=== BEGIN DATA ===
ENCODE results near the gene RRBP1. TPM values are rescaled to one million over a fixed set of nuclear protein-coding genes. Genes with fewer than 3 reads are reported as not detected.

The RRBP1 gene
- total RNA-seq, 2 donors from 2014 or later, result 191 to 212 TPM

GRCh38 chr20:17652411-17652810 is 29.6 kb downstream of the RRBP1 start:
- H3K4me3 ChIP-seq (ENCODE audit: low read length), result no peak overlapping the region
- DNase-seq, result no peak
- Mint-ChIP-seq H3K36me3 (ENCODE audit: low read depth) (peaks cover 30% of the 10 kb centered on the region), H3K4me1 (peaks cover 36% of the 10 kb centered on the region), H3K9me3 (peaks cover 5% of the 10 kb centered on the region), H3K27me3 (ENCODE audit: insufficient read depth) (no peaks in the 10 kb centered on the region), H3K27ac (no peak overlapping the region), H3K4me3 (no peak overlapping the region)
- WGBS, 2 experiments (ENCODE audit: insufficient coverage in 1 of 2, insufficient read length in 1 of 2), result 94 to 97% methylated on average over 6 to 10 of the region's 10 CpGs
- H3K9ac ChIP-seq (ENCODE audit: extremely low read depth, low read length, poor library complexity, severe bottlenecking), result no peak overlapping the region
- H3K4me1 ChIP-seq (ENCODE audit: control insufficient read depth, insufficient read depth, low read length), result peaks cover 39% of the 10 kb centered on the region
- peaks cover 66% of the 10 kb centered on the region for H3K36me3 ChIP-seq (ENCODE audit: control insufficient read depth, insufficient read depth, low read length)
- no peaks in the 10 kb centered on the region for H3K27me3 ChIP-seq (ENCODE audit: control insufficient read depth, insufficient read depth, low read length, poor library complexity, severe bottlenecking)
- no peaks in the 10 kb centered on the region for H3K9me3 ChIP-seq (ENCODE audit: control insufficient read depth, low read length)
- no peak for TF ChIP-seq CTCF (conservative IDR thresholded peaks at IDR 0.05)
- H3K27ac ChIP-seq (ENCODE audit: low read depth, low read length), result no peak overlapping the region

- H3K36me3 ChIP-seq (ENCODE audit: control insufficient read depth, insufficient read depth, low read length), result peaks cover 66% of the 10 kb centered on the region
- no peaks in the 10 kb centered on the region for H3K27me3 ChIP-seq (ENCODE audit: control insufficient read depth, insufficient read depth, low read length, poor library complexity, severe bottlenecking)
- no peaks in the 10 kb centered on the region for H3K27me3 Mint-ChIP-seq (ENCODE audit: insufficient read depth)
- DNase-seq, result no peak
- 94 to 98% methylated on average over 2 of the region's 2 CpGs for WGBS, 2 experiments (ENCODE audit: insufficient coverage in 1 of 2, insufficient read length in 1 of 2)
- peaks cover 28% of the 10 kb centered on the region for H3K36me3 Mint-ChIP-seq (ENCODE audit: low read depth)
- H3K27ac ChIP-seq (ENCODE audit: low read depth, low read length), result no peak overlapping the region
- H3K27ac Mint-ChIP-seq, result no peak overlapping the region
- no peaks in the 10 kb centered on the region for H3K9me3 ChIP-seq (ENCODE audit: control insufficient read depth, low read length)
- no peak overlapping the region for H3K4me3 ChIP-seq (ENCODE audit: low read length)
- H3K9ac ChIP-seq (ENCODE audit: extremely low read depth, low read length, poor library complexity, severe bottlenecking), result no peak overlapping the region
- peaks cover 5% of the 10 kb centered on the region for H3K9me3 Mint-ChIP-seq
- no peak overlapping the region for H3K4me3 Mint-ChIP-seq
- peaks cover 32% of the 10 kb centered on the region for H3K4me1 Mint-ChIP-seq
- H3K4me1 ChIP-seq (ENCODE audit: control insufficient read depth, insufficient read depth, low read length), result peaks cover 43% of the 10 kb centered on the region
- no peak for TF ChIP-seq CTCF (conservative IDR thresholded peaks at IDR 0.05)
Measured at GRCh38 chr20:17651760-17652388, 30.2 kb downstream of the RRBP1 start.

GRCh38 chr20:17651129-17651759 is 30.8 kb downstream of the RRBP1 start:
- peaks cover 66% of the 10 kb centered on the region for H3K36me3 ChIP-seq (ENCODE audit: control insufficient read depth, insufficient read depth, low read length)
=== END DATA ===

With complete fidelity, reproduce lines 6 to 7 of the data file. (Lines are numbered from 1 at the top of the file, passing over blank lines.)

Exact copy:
- DNase-seq, result no peak
- Mint-ChIP-seq H3K36me3 (ENCODE audit: low read depth) (peaks cover 30% of the 10 kb centered on the region), H3K4me1 (peaks cover 36% of the 10 kb centered on the region), H3K9me3 (peaks cover 5% of the 10 kb centered on the region), H3K27me3 (ENCODE audit: insufficient read depth) (no peaks in the 10 kb centered on the region), H3K27ac (no peak overlapping the region), H3K4me3 (no peak overlapping the region)